Building a Java App Using N-Tier

Building a Java App Using N-Tier


For my most recent coding project, I was tasked with building a Java application that could handle thousands of CSV and JSON files, perform computations on the data, and present it in a user-friendly manner. This architectural approach, involving distinct components within an application, is known as N-Tier Architecture. In this article, I'll delve into what N-Tier Architecture entails and detail how I implemented it.

What is N-Tier Architecture? 🚗

Imagine this scenario: your car's check engine light illuminates. Your car's dashboard is smart enough to pinpoint the potential malfunctioning part. This is possible because a car comprises numerous smaller components. Consider if a car were made up of only one or two parts. Any issue with the vehicle could necessitate paying for a costly major part or even replacing the entire vehicle!

Similarly, in software development, the concept of multiple pieces contributing to a whole is crucial. Embracing modularity is essential—when software is modular, individual parts are less reliant on each other. Consequently, if a bug surfaces, addressing it might only involve reworking a specific section rather than the entire program. Swiftly rectifying bugs in an isolated manner is vital to uphold application uptime.

How I applied N-Tier Architecture? 🤓

Referring to The Solution Architect's Handbook by Saurabh Shrivastava & Neelanjali Srivastav, when assessing solution architecture design patterns, a commonly employed one is the "n-tier layered architecture." When scrutinizing any application, it can typically be deconstructed into three main components (though it can certainly involve more):

  1. Web Layer

  2. Application Layer

  3. Database Layer

The web layer encompasses what the end user interacts with. Think about scrolling through your Facebook feed—the content is presented through user interface code.

The application layer, often referred to as the middleman, handles most computations to fulfill user requests. Taking the Facebook example, clicking on a profile involves the application layer interacting with the web layer to execute the action. The outcome—retrieving another user's profile—is then presented to the end user.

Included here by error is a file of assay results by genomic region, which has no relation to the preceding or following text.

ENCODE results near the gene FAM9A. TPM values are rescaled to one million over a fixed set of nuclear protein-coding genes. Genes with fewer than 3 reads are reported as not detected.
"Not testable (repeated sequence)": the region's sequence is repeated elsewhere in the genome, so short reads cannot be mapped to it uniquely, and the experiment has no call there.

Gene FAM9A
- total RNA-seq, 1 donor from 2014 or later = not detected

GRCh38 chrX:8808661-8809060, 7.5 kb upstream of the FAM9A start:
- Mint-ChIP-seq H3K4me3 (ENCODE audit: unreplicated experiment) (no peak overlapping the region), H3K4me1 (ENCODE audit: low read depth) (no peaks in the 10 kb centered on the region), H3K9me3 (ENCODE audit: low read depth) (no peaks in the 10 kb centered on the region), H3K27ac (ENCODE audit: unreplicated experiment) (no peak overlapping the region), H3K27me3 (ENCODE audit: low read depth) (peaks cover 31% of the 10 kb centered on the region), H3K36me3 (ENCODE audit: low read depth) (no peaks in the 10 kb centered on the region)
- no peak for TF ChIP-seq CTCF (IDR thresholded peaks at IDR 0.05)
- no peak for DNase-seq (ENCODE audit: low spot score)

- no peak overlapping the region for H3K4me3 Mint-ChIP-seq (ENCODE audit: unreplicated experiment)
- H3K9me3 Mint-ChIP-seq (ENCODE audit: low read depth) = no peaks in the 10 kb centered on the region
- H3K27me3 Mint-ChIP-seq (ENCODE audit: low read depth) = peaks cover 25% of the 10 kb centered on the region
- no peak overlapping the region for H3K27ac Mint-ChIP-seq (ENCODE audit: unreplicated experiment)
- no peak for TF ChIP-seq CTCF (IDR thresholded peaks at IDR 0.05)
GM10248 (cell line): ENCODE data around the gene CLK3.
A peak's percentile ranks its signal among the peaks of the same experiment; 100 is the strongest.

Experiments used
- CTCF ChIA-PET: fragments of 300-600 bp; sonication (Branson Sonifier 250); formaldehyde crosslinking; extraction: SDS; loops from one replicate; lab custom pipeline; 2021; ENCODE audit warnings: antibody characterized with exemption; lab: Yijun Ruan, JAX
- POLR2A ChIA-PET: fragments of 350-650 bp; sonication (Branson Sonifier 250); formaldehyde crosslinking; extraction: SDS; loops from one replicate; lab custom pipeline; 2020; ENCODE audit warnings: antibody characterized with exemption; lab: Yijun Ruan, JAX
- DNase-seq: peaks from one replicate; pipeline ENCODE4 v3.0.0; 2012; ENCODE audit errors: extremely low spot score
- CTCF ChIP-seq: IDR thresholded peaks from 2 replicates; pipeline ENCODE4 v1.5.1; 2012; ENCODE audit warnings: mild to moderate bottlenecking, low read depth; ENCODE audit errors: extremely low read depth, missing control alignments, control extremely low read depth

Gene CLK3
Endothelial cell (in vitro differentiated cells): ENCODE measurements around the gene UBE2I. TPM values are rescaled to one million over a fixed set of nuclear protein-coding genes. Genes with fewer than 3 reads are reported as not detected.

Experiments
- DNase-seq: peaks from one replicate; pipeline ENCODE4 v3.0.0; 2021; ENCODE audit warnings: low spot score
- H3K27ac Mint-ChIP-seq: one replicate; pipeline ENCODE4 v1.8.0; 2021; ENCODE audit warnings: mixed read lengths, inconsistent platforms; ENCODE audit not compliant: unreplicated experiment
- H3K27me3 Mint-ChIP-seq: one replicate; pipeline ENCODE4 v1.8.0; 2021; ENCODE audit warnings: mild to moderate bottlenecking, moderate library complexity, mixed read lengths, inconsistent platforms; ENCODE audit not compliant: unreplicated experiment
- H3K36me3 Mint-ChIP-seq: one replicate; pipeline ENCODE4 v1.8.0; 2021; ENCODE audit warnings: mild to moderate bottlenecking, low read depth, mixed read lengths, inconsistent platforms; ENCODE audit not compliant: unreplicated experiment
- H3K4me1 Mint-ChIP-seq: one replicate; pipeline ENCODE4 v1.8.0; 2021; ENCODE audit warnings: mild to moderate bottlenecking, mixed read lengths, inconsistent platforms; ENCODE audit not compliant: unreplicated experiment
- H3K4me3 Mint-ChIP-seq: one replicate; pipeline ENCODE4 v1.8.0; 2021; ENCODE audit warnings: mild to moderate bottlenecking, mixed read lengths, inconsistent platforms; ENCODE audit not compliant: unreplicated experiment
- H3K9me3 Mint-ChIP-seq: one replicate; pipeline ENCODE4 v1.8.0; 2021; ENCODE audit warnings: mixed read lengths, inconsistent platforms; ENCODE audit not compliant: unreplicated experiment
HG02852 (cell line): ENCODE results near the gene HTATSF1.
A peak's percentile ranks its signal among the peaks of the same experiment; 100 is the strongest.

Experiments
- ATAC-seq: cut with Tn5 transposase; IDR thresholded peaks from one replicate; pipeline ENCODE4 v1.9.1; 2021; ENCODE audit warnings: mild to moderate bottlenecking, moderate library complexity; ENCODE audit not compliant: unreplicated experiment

Lastly, the database layer is what is storing the data for the application layer to run actions on. Seems easy enough right?

The image below is what our application structure looked like

Here's how we did it:

  1. We parsed around 450,000 individual data outputs from distinct CSV and JSON files. We established a data layer (referred to as datamanagement) to read and store the data in a Java data structure, essentially functioning as our "database."

  2. Our application layer (labeled as processor) devised various methods to extract data from the initially created "database." The data comprised COVID-related records, including vaccination data per zip code, population data per zip code, and property data encompassing home market values and related fields. One of our methods, for instance, calculated the average market value for homes in a specific zip code

  3. Our web layer (referred to as ui) presented users with an array of available data computations and exhibited the results in the terminal. Extending the prior example, if a user requested the average market value for the "19102" zip code, the output would read "315,000."

  4. Additional layers like logger and util facilitated data exchange between the core layers.


Even though this application wasn't deployed to the web, I gained invaluable insights into software design principles and the art of crafting controlled dependencies between each layer—just enough to ensure their functionality (no pun intended 😉)